Attack on Iraq church called example of intolerance toward Christians

Residents take part in a Nov. 2 funeral for victims of the Oct. 31 attack on the Syrian Catholic cathedral in Baghdad, Iraq. (CNS photo/Thaier al-Sudani, Reuters)

UNITED NATIONS -- The Oct. 31 attack on a Catholic cathedral in Baghdad that left 58 people dead is "another tragic incident of the continued intolerance, discrimination and violence directed at Christians," said the Vatican's representative in a Nov. 1 address at the United Nations.

Archbishop Francis Chullikatt, permanent observer of the Holy See to the United Nations, said the incident underscores the need to ensure that all religions and all believers have "the most basic right to religious freedom and worship."

He was addressing the U.N. General Assembly's Third Committee, which deals with social, cultural and humanitarian issues.

Archbishop Chullikatt's statement did not elaborate on the siege by militants at the Syrian Catholic cathedral in Baghdad, beyond noting that "our thoughts and prayers go to the victims of this attack and their families, some of whom I have known personally."

The body of his remarks focused on the religious intolerance and discrimination and the rights of individuals. He cautioned against "the over-identification of racial or ethnic identity and religious belief," which he said leads to people facing multiple forms of discrimination.

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"This linking of race and religion reinforces the flawed and tragic notion that religious belief is inherently tied to one's ethnic, national or racial background and thus prevents religious minorities within ethnic and racial groups from expressing and practicing their faith," said Chullikatt in an address that also touched on racism and xenophobia.

He warned that focusing on religious or ethnic profiling and stereotyping, or attacks on sacred books, religious sites or figures does not adequately address those problems as abuses of human rights and international law.

Focusing on religions "gives rise to instances where states have used the concept of defamation of religions as a justification for laws which prohibit the freedom of religion and interreligious dialogue and restrict the freedom of expression," the archbishop said.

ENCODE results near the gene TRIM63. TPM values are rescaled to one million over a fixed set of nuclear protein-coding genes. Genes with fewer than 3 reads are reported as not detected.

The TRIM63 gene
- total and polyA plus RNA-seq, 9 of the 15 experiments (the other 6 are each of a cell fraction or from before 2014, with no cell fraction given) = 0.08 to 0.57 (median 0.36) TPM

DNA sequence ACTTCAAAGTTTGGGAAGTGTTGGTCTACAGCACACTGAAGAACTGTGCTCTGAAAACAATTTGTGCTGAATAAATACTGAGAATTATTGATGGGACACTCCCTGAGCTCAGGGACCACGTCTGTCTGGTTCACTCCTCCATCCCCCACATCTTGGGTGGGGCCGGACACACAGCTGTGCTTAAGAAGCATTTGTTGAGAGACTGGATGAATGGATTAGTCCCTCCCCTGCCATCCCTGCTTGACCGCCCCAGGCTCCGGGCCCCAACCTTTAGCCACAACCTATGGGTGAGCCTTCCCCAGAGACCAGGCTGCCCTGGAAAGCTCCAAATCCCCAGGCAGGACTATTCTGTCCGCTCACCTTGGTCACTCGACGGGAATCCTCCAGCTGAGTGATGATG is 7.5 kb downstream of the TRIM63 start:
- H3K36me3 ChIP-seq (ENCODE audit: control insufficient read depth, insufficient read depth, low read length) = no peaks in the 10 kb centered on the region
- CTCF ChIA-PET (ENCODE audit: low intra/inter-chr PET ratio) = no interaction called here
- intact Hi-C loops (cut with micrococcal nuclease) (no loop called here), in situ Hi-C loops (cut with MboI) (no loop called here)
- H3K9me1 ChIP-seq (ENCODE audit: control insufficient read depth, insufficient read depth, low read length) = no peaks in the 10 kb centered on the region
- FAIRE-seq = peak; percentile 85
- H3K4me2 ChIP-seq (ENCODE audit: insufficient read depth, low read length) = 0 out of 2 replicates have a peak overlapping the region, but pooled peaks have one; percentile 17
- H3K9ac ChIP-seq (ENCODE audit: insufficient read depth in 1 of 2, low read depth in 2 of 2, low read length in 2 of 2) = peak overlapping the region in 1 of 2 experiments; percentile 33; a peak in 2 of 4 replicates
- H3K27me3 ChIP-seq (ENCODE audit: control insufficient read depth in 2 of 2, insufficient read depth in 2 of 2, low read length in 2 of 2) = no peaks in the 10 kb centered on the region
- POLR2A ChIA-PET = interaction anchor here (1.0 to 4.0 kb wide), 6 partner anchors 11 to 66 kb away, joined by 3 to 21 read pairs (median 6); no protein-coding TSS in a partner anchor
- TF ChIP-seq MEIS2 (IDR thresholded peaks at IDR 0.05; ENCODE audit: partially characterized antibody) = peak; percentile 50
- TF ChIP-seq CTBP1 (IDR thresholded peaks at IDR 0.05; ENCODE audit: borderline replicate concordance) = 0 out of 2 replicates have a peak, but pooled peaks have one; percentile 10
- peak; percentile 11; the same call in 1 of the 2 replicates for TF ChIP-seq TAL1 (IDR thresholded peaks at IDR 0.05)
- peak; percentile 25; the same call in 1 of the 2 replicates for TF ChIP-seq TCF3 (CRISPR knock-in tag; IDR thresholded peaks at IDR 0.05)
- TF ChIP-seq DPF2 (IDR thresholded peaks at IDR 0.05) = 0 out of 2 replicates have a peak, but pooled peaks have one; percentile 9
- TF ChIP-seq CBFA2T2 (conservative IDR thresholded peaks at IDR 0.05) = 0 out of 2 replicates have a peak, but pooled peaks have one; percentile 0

"While my delegation supports all efforts to protect believers from unjust hate speech and incitement to violence," he continued, "we remain concerned that the use of the concept of defamation of religions to achieve these aims has proven counterproductive and, instead of protecting religious believers, it has served as a means for state-sponsored oppression of religious believers."

Instead, he said the Vatican delegation supports a call for governments to move away from the concept of defamation of religions and to move toward "the legal concept of advocacy against racial or religious hatred that constitutes discrimination or violence" and address intolerance by fostering awareness of religious belief and mutual understanding.

Just as racial and ethnic discrimination occurs around the world, so also do many people around the world lack the freedom to pray in community, to make personal expressions of faith and to exercise their consciences in accord with their religious faith," said Chullikatt.

"These are men, women and children whose searching for God is a prohibited activity, with many facing serious physical and legal repercussions for the pursuit of such a fundamental human need," he said.

An August report of the U.N. Special Rapporteur on contemporary forms of racism, racial discrimination, xenophobia and related intolerance "fails to note the fate of Christians who have been driven from their homes, tortured, imprisoned, murdered or forced to convert or deny their faith around the world," said the archbishop. "This is a crisis which continues to be ignored by the international community and requires the urgent attention of international and national leaders to protect the right to religious freedom of these individuals and communities."

Iraqi Prime Minister Nouri al-Maliki said in a statement Nov. 1 that the attackers sought to drive more Christians out of the country and to pull Iraq back into sectarian fighting.

Armed militants wearing explosives stormed the cathedral Oct. 31 while an estimated 100 faithful were celebrating evening Mass, news reports said.

After a standoff that lasted hours, Iraqi forces stormed the cathedral and the ensuing firefight and a series of explosions left a large number of people dead and injured.

For more coverage, see: Cardinal calls for end to Iraq violence, urges US to protect Christians

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